The wiki version has the appropriate perl substitutions FOR THE php.ini SETTINGS it was designed to change, and they were written by a user who had inspected the default php.ini file for the existing settings, and had written the substitutions based on that. This is where you have your problem:

Since the substitution you need to do includes the “/” character, you can’t use the “/” character to “delimit” the search/replace in the expression, hence your code will not work. The following lines will work (because it uses the “pipe” character for the “delimiter”, so the “slash” can be part of the “search and replace”):perl -p -i -e ' s|.*upload_tmp_dir.*|upload_tmp_dir = /tmp|; ' "$INIFILE"Once you have edited your file to make this correction, and you “run” it as instructed in the wiki, the correct change will be made to your copy of the php.ini file. :wink:

Note that you can just run the script without the “perl substitution section”, and just edit the copy of php.ini that is placed in your site’s cgi-bin with a text editor, should you not be able to get a given perl substitution to work. The advantage to this is that you don’t need to know anything about perl; the disadvantage is that you will have to make the php.ini changes whenever you update the php-cgi/php.ini from the DreamHost system. You probably will only do this if you elect to run the update on a regular basis via a cron job as suggested in the wiki, or if you manually update using the php-copy script that does not have the perl substitutions executed. :wink:

Yep! If your site stopped working, you did do something wrong (but it can be fixed).

Hopefully, with the explanation(s) I’ve provided, you can “do it over again” and get it to work. I suggest you take a break, take a deep breath, and work slowly, following the wiki instructions closely (with the changes I’ve indicated above) - it does work! :slight_smile:



[quote]Then do:

chmod +x php_update
Those are just commands that you type from the command line, just like the “./” command that you ran when you ran the first script. :slight_smile:

Note that the php-update script is not absolutely required; it just help keep you “up to date” with the latest and greatest PHP installation that DH may have at any given time.



I get a lot of what you’re saying, but I’m still stuck on how to execute the commands. I’ve read the Wiki, and I’ve read a lot of other information, but I don’t understand how to execute the commands that the Wiki says to execute.

(Thanks btw, for your help so far.)


You “execute” commands from the linux command line (in the shell) by simply typing them at the command line prompt (usually “[yourservername]$” in the bash shell on DreamHost - which is what you are probably using).

For example, to run the “cd” command. type:

cd [color=#00CC00](note that “” means the “Enter key”, you don’t actually type it.)[/color]

To run the mkdir command, type:

mkdir yourdirectoryname [color=#00CC00](note that “” means the “Enter key”, you don’t actually type it.)[/color]

… and so on and so forth. The DH WIki article tells you precisely what you need to type (for instance, the parameters for the chmod command).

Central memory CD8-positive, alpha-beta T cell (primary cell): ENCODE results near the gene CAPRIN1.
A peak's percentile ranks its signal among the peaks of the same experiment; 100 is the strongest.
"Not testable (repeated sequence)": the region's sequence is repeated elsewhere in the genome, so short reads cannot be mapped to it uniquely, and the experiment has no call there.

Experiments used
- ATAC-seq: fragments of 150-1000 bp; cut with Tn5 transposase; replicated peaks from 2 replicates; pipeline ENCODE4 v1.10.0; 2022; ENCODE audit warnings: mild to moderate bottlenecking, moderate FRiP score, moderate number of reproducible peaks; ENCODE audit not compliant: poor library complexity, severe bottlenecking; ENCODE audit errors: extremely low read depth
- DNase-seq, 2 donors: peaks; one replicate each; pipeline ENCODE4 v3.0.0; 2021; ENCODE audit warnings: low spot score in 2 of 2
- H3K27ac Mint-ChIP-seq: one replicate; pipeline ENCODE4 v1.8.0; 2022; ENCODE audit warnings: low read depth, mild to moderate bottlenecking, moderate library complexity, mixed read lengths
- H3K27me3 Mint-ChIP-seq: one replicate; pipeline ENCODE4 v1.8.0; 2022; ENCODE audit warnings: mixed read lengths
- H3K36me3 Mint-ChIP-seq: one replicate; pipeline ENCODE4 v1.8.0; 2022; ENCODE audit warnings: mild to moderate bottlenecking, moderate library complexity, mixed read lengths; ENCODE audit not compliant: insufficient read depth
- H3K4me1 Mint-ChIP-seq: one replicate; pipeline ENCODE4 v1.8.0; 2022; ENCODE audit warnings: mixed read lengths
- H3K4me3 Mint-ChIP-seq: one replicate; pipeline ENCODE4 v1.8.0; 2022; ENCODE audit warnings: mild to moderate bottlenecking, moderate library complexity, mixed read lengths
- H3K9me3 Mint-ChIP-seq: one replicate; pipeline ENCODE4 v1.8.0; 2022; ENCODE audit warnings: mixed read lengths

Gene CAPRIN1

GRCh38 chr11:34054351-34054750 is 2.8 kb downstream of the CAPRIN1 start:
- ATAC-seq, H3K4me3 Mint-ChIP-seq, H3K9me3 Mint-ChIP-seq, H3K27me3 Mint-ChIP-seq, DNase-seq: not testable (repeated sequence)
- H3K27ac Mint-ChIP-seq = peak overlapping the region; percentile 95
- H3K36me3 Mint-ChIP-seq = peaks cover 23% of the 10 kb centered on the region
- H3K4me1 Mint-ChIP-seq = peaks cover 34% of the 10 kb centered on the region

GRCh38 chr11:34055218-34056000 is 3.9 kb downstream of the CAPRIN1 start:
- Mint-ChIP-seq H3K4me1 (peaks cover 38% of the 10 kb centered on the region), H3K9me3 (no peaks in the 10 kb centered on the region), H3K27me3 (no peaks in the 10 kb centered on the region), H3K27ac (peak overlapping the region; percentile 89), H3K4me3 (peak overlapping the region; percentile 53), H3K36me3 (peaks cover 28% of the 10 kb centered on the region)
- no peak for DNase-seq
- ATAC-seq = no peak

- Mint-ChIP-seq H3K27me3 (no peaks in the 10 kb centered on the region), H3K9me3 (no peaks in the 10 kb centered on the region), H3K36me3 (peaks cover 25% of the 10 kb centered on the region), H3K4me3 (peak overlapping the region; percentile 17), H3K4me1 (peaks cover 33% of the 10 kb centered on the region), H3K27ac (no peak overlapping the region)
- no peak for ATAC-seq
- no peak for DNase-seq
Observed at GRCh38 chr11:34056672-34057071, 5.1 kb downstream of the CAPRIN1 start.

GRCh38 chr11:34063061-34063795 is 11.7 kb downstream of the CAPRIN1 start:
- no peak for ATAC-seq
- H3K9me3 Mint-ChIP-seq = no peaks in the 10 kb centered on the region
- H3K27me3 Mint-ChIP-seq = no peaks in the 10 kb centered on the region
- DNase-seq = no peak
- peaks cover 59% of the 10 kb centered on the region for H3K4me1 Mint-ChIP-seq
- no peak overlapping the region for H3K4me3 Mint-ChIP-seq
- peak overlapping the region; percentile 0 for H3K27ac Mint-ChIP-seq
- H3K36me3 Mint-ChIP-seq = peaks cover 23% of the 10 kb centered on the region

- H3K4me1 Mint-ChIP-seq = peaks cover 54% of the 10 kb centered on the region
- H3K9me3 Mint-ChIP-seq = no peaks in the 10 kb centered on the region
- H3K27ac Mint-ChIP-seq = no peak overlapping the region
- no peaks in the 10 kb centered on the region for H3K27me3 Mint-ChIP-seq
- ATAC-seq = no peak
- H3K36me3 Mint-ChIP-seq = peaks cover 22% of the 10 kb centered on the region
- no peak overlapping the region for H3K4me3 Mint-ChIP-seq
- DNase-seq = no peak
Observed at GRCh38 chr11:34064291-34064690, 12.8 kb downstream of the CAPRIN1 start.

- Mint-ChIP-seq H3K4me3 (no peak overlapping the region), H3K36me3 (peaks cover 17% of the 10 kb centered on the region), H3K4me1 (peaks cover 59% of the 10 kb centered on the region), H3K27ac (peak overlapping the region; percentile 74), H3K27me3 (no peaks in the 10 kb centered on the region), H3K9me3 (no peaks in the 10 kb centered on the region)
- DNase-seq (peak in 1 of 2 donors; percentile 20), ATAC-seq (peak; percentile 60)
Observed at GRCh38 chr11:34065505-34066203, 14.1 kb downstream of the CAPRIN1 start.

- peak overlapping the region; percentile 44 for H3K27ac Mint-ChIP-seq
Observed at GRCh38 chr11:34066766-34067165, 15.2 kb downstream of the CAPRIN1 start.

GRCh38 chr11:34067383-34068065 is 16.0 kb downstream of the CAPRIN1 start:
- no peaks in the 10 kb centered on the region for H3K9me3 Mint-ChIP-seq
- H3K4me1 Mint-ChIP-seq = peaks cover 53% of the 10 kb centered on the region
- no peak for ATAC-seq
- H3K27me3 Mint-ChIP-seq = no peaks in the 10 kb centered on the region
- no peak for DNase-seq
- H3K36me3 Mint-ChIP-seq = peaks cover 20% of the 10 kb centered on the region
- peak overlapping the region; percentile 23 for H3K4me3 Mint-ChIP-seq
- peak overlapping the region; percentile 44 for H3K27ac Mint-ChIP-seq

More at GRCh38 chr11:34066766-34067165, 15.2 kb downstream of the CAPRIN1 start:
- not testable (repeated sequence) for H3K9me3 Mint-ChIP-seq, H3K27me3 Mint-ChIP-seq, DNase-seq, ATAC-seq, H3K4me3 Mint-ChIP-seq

Running the script(s) is a bit of a “special case” as it uses a “dot” prefix. the “.” indicates the current directory . For example:

./ [color=#00CC00](note that “” means the “Enter key”, you don’t actually type it.)[/color]

… will attempt to execute the file “” located in your current working directory.

It would probably help if you carefully read this guide to Linux Shortcuts and Commands, at least the Introductory material and the “7.1 Linux essential shortcuts and sanity commands” section (though the rest of the shortish article will likely be very useful and enlightening). It may also help you understand what to type when you receive instructions concerning how to work in the shell, and when reviewing the DH wiki articles (for instance, :wink:



I feel like a punk. lol, but CPG just released an update, proving to me that I never did anything wrong in the first place. I’m 1st going to attempt the new update, and if that works, then I’ll probably not do this lol.

Which is why I’m a punk, but I have a paper due, so I need to have that finished first. When I have the chance, I’ll get to this.

However, I can’t thank you enough for your help. I’m definitely going to read that guide though.


No worries, let’s think of this as a Two Step process.

As far as the Wiki article and your goal is concerned, you aren’t required to try to make a ‘final product’ during this process, all you’re doing is copying the necessary files into your userspace in order for you to have control over your php environment. Think of it as a “first step”.

Follow the article and you’ll be okay :slight_smile:
Cutting from the article and pasting into shell is perfectly fine, even multiple lines!
(you paste in PuTTy simply by right-clicking the screen btw).

Once completed you’ll discover you have your very own php.ini in your folder that you can then edit whenever you want - via the shell or ftp - in order to add/change any lines or additional directives that you require. This would be your “second step”.

Edits to the php.ini are reflected immediately in your environment.